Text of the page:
9. Feed your help.

Neighbors, friends, or hired men?  It doesn’t matter, sometimes the best way to show your gratitude for a long day of hard work is a lovingly prepared hot meal and cold drink.

10.  Don’t judge, but if you do, judge them by their abilities, attitudes, actions not appearances.

Buckaroo or cowboy, flat or taco, slick or rubber? In some circles these comparisons can lead to heated debates, more often than not based strongly in personal opinion, rather than rooted in truth.  This is true outside of  the ranching world, as well.  Words have power to create divisiveness, do not use them to speak against yourself or gossip about others.

11. Stewardship.

Dad and I choose to be responsible for landscapes and livestock, this lifestyle defines who we are.  Sometimes that means ballgames are trumped by pasture rotations and dinner time is delayed by cesarean sections, it does not mean we love you any less.  I hope you approach the world with a sense of respect and connectedness.

12. Fake it till you make it.

You don’t have to be confident in everything you do, but taking a deep breath and acting like you are helps you get through it.  This can be applied in the arena, the sorting alley, to horses or people, and life as a whole.  Stand up straight and look the challenge in the eye, as you gain experience confidence will catch up with you.

13.  That said, don’t mistake arrogance for confidence.

No one likes a swaggering braggart, even if he is a competent swaggering braggart.  There is honor in being unheralded, if you enjoy your work.

14. Low-stress is best. . .

. . .for you and for livestock.   Don’t let it defeat your spirit and energy.  Don’t let it impact your livestock health.

15. The only dumb question is the unasked question.

Where is  the gate?  Which calf? Can you help me?  Ask questions, no one will think less of you.  Clear communication helps prevent misunderstandings.

16. Always do your best.

There are days when your best is better than others, recognize that.  Avoid self-judgement, abuse, and regret and enjoy the process.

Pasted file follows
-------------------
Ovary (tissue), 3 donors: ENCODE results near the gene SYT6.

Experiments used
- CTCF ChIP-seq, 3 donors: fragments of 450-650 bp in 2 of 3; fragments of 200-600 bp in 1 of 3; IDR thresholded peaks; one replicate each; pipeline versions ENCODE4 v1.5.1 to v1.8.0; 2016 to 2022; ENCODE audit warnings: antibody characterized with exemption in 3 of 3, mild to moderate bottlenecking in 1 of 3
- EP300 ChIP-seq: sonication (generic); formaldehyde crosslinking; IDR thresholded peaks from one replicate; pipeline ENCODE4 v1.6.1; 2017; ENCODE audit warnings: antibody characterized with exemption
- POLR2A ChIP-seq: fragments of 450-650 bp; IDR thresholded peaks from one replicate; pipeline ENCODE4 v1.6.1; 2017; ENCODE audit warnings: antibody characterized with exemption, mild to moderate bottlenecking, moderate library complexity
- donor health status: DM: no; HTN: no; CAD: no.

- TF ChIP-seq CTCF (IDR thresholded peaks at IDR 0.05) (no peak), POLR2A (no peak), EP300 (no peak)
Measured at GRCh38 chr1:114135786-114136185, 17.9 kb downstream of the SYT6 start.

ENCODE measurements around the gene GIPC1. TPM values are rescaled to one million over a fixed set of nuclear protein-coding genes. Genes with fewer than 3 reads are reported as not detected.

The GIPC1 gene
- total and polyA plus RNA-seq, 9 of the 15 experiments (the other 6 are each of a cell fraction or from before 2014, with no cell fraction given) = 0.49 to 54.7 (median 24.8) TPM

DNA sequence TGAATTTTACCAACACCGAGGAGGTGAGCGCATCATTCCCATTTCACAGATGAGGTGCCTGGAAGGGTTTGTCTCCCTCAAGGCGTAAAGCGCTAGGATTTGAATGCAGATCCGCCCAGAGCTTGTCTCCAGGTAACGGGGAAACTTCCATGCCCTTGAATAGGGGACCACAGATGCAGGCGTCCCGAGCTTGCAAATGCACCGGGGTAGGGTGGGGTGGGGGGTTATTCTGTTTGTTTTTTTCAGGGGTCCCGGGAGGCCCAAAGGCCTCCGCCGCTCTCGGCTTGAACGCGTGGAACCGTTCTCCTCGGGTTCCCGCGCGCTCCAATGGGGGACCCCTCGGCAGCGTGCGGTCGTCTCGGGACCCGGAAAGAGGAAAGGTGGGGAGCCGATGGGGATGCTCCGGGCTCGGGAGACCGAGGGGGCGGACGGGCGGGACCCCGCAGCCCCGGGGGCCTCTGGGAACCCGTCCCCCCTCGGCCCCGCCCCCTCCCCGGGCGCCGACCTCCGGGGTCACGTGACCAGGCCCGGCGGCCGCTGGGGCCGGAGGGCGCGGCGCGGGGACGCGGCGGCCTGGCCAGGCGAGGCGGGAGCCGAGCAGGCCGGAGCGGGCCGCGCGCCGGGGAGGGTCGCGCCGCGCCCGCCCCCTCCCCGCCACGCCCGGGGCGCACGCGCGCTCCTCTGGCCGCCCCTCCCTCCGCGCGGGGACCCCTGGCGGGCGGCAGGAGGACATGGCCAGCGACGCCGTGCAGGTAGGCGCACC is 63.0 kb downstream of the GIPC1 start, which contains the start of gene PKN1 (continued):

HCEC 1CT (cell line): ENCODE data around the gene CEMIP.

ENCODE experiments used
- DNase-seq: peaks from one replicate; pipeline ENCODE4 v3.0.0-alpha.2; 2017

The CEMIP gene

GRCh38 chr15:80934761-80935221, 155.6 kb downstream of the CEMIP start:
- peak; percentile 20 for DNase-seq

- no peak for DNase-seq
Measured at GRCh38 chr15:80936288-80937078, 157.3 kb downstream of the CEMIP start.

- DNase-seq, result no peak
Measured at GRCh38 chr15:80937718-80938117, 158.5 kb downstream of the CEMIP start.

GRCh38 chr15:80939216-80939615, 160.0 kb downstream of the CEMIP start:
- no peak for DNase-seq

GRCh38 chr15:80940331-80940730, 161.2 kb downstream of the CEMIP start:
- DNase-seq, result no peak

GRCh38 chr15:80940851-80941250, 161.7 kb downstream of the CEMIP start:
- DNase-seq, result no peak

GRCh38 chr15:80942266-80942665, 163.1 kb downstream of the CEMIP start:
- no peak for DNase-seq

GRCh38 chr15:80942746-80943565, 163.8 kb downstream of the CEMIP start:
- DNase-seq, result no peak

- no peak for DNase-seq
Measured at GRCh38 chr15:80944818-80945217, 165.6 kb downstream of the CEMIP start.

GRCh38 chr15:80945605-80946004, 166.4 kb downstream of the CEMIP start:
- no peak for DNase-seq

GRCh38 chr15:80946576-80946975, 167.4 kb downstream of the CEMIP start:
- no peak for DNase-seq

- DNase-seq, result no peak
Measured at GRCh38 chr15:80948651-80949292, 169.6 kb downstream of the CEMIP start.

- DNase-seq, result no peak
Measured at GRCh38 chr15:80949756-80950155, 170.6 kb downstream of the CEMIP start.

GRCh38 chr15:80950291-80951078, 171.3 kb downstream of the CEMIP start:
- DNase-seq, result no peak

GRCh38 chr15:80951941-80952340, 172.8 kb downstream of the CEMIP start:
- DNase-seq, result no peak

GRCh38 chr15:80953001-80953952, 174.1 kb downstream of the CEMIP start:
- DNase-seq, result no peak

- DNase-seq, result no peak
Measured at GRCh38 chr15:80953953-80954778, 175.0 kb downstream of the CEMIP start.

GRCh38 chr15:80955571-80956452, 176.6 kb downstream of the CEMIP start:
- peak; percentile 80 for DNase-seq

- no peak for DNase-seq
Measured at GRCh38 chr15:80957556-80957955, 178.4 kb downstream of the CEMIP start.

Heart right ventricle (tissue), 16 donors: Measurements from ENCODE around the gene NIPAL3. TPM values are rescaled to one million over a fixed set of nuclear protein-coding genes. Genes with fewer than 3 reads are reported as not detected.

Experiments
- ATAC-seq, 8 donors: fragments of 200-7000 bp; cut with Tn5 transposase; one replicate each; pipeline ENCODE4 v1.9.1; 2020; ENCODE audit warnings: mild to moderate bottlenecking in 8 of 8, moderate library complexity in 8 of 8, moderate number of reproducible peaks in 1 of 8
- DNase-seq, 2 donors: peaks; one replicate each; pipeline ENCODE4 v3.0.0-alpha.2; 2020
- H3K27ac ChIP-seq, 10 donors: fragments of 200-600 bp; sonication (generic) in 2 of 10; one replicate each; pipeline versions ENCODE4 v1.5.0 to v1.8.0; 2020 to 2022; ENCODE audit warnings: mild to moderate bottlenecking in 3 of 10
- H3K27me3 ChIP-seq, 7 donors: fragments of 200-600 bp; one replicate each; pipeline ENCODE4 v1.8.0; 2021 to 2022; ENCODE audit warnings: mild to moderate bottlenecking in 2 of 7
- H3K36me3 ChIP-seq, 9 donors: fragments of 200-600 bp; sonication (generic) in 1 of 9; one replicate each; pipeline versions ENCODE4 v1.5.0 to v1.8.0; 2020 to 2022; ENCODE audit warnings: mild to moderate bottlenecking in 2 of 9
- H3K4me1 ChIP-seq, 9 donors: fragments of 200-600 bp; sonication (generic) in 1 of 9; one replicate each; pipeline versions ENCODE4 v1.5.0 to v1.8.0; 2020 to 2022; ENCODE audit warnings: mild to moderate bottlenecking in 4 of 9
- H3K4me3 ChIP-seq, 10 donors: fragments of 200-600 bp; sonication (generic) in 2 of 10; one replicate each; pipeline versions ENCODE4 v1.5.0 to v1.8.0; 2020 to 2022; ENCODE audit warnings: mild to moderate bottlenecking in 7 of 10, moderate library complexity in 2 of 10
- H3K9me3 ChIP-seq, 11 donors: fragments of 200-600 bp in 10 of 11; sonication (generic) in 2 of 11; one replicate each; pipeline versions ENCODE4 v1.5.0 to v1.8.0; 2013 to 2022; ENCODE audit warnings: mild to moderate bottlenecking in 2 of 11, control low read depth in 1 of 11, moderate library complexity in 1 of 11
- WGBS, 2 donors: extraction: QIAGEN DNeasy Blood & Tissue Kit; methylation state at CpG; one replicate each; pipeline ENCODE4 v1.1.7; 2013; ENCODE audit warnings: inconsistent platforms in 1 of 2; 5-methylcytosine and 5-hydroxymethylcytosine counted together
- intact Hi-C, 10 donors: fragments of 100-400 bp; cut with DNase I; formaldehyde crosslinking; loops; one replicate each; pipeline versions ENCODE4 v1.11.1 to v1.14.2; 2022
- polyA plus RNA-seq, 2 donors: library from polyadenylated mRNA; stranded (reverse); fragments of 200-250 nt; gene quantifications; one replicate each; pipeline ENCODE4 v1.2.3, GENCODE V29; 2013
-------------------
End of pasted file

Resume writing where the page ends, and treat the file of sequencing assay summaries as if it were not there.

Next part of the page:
17.    “There comes a time when you’re gonna get bucked and you’re gonna need to know what to do so you don’t get stepped on.“  -Betsy Swain, 1875

  Do not let fear of pain or disappointment stand in the way of new experiences.  What I regret most in my life are opportunities missed out of fear.  Pain and disappointment are a part of living, learn to take them in stride and keep moving forward.

18. Be polite and kind.

Enough said.

19.  But, don’t be a pushover.

Stand up for yourself.

20. Develop a sense of place.

Wherever you may live, learn the names of plants, rocks, and animals, visit old homesteads (or neighborhoods) and educate yourself about Indigenous cultures.  In doing so, you gain roots, a sense of belonging that will lend you stability in all that you do.

21. Break a sweat everyday.

Pound a steel post or take a jog, whatever you do, break a sweat daily.  Your mind and body will thank you for it.

22. Be present.

If you are mindful of the moment, it is easier to catch a mistake before it happens, redirect a broncy horse before wreck, and have better relationships.  It might surprise you, what you observe and what you achieve when you are fully in the moment.

23. Unplug.

Go to cow camp.  Leave the computer screen, TV, and cell phones behind.  Watch the chipmunks and rock dogs, read a book, or share a conversation with your family.

24. Sometimes the hard decisions are the right ones.

We cannot rationalize suffering and pain to animals.  Sometimes the best decision is the hardest one to make, know when to let them go.

25. You do not have to maintain this lifestyle, but please appreciate it.

I don’t expect you to grow up and follow in our footsteps, the long hours and low pay aren’t for everyone.  Carry these early horseback mornings in your heart.

Have a good day.